“Right now the swells picking up throughout the day … there’s going to be fun waves around where I live but it’s going to get way gnarlier as the day goes on,” he said.

“There will be places to get waves but for the most part this whole coastline is going to get hammered and no one should be out. When it does hit eight metres, that’s nuts, it’s very dangerous.”

Web Photo Bohdan Warchomij

Tom said with the “hectic” gusty winds, people should not be fishing off rocks either because they could get swept out to sea and there was a much higher probability of flash rips.

The former Perth local also warned people that places like Cottesloe would even be “really dangerous” over the coming days.

Creative advertising as Perth opens the first Cafe and restaurant doors Photos Bohdan Warchomij METAPHOR IMAGES May 18, 2020

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Perth has opened its first doors but with tight controls on cafes and restaurants.

Owners are obliged to register the names and phone numbers of clients who dine in to exercise control over community spread of covid-19.

Just travelling through Mt Lawley showed cafe and restauranteurs’ creativity and cleverness in promoting their venues.

Banksy’ gift to Southampton General Hospital May 11, 2020

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Banksy has donated a painting to England’s Southampton General Hospital in an effort to raise the spirits of medical professionals working on the frontlines of the coronavirus pandemic.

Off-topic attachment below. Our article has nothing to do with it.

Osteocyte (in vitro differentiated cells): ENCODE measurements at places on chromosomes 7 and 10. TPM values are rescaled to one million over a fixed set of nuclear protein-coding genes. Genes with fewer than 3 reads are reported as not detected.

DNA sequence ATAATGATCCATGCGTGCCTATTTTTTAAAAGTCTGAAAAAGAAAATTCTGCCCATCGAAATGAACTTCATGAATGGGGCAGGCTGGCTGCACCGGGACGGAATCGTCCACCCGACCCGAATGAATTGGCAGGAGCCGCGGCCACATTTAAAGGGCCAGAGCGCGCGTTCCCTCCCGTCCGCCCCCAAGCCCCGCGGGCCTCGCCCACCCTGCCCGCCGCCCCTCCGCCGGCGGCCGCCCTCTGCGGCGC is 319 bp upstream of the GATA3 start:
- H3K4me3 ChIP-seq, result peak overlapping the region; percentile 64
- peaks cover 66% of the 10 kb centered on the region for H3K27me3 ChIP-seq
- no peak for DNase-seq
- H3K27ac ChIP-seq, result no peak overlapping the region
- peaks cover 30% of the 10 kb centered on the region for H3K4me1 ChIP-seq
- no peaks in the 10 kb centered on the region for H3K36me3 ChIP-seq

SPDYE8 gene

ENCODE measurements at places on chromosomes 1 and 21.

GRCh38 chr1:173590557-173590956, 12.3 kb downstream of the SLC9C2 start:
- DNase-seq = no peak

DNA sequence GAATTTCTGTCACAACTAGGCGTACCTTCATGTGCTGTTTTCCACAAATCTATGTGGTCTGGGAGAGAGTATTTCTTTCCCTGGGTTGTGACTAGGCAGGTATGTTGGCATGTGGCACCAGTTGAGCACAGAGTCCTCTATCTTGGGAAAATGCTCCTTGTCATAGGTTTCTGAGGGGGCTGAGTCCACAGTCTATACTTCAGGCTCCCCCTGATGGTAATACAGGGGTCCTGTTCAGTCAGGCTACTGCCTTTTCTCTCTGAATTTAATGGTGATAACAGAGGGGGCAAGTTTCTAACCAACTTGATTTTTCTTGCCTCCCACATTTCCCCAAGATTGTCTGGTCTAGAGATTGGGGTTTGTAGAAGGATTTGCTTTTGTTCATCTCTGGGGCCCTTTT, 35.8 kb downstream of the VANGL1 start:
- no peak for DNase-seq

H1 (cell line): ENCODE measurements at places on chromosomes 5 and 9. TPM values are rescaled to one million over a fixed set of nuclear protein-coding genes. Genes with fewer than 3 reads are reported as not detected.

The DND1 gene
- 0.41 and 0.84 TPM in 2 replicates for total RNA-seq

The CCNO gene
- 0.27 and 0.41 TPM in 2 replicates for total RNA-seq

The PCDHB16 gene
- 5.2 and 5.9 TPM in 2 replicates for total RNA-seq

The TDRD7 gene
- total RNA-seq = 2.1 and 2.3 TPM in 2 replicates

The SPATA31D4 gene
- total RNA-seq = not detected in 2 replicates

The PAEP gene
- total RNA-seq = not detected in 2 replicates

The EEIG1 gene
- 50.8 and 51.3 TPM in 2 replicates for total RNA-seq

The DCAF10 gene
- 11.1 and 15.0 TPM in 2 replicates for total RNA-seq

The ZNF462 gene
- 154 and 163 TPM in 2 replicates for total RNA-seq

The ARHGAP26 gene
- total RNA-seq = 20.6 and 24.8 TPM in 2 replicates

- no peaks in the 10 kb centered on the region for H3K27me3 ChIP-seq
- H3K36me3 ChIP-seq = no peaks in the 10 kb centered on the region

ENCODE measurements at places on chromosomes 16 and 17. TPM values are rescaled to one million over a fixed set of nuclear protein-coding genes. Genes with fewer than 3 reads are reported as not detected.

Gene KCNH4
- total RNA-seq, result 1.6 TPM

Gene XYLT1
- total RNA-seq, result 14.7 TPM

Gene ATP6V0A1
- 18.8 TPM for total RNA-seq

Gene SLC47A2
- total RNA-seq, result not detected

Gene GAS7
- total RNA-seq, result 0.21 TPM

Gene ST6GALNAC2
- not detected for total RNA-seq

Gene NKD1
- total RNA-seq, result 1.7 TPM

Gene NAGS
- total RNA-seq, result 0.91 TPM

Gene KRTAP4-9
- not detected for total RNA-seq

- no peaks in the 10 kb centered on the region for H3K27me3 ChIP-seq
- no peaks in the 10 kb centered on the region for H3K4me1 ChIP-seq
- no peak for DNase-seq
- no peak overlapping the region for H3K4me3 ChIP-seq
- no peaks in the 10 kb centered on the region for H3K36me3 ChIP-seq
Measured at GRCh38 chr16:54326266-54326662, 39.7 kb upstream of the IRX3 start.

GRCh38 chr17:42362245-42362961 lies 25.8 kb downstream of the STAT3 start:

The painting, an uncharacteristic medium for the elusive street artist, shows a young boy playing with a superhero doll dressed as a nurse, complete with a mask and apron bearing the Red Cross symbol, and a cape fluttering behind her. Next to the child, a wastebasket holds castoffs, including Spider–Man and Batman figurines—outdated versions of superheroes in our new pandemic-stricken world.

The artist left a note with the special delivery, titled game changer, that read: “Thanks for all you’re doing. I hope this brightens the place up a bit, even if its only black and white.”

The hospital, which is the largest in the University Hospital Southampton NHS Foundation Trust system, hosts coronavirus researchers, including those who are starting vaccine trials.

Speaking to the BBC, which first reported the news, hospital trust CEO Paula Head said: “It will be really valued by everyone in the hospital, as people get a moment in their busy lives to pause, reflect and appreciate this piece of art. It will no doubt also be a massive boost to morale for everyone who works and is cared for at our hospital.”

The work will remain on view in a foyer near the emergency department until this fall, at which point it will go up for auction to raise money for the National Health Service. And judging by recent history, it could be quite profitable. In late March, Sotheby’s held an online auction of Banksy’s works that netted $1.4 million, showing that buyers were undeterred by the economic downturn.

This isn’t the first time the anonymous artist has made work commenting on our isolated new realities. In April he showed off his new work-from-home life with a mural painted in his bathroom.